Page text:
In 2010, after 6 years in publication and multiple productions, the authors were forced to rename "Self-Help for Dummies" to "Self-Help By Dummiez" because the owners of the "for Dummies" trademark seemed to think that people might confuse a stage-play for a self-help manual.

However... the name change did no damage and productions in Lousiana, Iowa, Iowa again, and Sudbury proved that the hilarity is in no danger of slowing down.

In 2011, Samuel French/Baker's Plays became the official publisher/rights manager for Stage Fright Or... "Laugh?" I Thought I’d DIE! 

With his legacy of plays still gaining in awareness and popularity throughout the world, Mr. McGinnis now directs his writing energies towards film production. And divides the rest of his time between acting and providing script consultation services.

His adaptation of his award-winning psychological thriller Trammel the Cull into a feature-length screenplay is already enjoying industry interest with impressive placings in the Scriptapalooza Worldwide Screenplay and WildSound Screenplay Competitions. Three of his other screenplays go before the lens in 2013.

His screenplay for the SciFi-Thriller "The Never Man" earned its way into the top 20 of the Cinecoup National Film Accelerator Competition and continues in development.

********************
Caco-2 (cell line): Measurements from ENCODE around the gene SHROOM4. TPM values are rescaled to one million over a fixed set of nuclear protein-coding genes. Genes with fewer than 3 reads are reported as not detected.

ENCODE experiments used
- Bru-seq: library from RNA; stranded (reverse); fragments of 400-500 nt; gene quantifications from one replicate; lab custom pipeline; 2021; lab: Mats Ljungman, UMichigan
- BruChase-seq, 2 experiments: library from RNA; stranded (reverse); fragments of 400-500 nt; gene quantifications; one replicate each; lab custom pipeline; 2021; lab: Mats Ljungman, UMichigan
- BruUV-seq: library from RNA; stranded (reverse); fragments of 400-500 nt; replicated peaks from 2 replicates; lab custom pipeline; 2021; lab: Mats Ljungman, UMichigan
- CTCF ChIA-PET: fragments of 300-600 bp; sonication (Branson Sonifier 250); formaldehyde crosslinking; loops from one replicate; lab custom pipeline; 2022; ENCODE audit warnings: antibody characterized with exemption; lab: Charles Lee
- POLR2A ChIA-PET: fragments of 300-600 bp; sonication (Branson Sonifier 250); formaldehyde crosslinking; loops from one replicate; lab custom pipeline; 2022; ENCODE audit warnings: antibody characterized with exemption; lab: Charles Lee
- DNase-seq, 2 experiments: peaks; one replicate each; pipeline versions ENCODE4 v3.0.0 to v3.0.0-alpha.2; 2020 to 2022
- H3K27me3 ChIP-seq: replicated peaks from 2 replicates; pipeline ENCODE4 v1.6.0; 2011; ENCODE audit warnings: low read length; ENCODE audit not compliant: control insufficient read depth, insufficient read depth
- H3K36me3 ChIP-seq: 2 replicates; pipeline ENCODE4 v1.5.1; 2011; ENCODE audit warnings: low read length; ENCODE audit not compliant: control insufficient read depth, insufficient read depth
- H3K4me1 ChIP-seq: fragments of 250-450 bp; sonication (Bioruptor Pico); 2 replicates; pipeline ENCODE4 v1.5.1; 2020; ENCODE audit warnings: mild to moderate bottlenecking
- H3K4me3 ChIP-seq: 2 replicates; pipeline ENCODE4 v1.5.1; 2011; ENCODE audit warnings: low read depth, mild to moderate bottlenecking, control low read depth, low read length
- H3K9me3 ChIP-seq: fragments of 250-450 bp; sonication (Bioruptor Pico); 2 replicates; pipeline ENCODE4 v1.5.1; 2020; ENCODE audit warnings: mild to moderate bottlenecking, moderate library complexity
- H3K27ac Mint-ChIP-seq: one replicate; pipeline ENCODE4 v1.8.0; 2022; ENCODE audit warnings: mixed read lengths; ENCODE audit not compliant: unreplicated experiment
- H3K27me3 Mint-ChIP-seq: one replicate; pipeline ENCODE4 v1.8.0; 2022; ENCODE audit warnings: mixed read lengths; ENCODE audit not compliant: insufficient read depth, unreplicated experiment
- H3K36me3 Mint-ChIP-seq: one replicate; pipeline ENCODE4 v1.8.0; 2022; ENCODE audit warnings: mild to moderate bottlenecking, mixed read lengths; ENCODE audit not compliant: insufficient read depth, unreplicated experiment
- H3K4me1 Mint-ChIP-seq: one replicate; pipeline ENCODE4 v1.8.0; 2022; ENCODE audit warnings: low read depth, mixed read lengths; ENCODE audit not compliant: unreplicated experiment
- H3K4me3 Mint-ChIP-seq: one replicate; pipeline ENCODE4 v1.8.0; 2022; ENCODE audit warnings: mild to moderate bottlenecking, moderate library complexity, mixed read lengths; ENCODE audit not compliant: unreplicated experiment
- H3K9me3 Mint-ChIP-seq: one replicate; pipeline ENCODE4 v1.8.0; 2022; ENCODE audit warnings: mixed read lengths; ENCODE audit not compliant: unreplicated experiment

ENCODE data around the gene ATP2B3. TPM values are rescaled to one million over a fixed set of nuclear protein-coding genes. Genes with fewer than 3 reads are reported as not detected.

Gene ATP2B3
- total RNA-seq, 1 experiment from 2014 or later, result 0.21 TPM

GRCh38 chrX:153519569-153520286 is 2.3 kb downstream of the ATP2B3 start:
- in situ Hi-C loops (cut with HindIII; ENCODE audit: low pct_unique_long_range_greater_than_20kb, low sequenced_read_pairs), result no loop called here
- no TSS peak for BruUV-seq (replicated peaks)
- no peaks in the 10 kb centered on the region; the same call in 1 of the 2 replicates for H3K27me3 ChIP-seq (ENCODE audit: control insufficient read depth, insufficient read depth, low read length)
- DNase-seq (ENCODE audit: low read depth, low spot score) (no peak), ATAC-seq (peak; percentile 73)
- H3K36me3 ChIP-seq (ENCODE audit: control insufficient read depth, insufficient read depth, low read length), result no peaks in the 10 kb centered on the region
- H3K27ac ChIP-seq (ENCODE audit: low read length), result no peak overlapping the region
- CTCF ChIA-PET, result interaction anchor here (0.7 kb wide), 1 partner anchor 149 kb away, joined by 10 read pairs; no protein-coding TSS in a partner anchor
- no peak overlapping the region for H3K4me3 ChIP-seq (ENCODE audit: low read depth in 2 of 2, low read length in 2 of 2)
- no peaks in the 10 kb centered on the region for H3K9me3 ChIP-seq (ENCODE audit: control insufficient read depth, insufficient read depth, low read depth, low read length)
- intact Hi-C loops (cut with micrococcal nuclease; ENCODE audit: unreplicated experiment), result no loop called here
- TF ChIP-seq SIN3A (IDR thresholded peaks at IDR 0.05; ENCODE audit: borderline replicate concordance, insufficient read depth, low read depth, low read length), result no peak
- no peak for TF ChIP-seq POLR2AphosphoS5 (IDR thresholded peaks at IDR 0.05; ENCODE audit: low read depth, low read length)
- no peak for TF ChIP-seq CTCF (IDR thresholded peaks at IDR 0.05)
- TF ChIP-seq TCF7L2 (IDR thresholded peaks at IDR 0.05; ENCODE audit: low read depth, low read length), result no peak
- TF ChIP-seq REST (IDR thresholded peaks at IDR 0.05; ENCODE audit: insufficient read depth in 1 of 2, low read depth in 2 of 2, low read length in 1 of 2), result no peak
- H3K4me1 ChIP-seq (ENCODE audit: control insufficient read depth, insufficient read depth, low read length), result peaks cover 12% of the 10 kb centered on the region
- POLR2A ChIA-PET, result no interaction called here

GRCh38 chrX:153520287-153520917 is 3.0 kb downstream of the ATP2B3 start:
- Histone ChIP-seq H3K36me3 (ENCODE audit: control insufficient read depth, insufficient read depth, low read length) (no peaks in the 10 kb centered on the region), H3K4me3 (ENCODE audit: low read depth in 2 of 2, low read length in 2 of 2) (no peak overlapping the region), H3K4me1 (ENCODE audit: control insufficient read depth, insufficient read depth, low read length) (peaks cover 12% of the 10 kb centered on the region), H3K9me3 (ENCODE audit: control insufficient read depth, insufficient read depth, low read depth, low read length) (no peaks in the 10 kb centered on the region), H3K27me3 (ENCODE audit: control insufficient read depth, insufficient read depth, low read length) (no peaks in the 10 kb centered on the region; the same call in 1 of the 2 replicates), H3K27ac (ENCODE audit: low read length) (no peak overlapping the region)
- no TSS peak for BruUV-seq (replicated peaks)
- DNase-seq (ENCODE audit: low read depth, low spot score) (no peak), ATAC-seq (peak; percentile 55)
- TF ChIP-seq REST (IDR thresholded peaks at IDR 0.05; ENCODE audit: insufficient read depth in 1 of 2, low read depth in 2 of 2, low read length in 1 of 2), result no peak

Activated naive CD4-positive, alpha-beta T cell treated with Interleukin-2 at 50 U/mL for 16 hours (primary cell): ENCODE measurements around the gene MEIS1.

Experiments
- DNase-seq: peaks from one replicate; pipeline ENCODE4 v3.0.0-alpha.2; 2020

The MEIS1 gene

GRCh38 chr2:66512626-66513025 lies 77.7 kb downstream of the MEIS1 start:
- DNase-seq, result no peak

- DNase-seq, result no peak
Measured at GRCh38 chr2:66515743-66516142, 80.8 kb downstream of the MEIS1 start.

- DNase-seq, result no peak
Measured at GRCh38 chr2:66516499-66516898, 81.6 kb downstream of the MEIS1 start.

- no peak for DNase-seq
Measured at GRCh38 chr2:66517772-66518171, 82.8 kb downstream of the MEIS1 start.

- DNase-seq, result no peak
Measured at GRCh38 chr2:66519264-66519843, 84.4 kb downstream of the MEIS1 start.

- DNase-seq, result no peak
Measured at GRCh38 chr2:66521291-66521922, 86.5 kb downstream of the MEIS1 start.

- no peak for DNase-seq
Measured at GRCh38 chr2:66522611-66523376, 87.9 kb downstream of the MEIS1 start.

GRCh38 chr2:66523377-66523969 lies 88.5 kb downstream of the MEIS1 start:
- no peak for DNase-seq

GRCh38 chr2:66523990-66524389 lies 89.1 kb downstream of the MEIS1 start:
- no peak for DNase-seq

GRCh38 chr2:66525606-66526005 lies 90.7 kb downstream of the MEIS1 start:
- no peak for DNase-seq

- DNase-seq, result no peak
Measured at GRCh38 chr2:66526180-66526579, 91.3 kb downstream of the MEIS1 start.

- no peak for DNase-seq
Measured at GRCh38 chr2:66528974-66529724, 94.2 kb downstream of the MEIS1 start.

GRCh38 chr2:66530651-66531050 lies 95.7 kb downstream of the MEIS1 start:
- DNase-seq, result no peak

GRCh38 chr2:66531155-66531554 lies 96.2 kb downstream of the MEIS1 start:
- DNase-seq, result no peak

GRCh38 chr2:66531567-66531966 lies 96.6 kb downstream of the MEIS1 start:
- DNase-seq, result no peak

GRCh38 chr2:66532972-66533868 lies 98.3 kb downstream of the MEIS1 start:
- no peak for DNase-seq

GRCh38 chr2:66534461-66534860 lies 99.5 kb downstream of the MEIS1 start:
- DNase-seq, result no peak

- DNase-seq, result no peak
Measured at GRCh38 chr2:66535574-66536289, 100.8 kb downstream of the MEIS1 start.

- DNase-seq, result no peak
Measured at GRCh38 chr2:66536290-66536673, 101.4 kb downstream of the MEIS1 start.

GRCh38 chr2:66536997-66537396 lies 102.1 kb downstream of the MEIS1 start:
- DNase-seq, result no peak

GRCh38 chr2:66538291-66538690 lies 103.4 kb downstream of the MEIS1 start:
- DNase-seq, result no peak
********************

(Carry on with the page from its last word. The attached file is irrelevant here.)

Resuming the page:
"Blur", a Drama co-written with director George D'Amato goes in front of the lens in August 2013.

His Comedy-Thriller screenplay "Dirty Diamonds" is in development.

And he has just been signed by Temple Entertainment to write a screenplay that goes to production in August 2013 as well.

In May of 2013, the City of Brampton honored Todd McGinnis with an Arts Acclaim Award celebrating his accomplishments as a playwright.

And Todd just completed the script for "Smash, Bash & Crabbe", a Pirate-themed Comedy and Stage Combat show, and is developing a One-Woman Show for Actress Alysa King... so clearly he's not done with writing for the stage at all.

Meanwhile... In June, 2013, the short film "Shelly", which Todd scripted for an entry into the Toronto 48 Hour Film Challenge took the Audience Choice Award for Best Film and is now beginning its rounds on the movie festival circuit.

One thing is certain... whether it's from "page to stage" from "script to screen" Todd McGinnis is just getting warmed up.

See you at the openings.... : )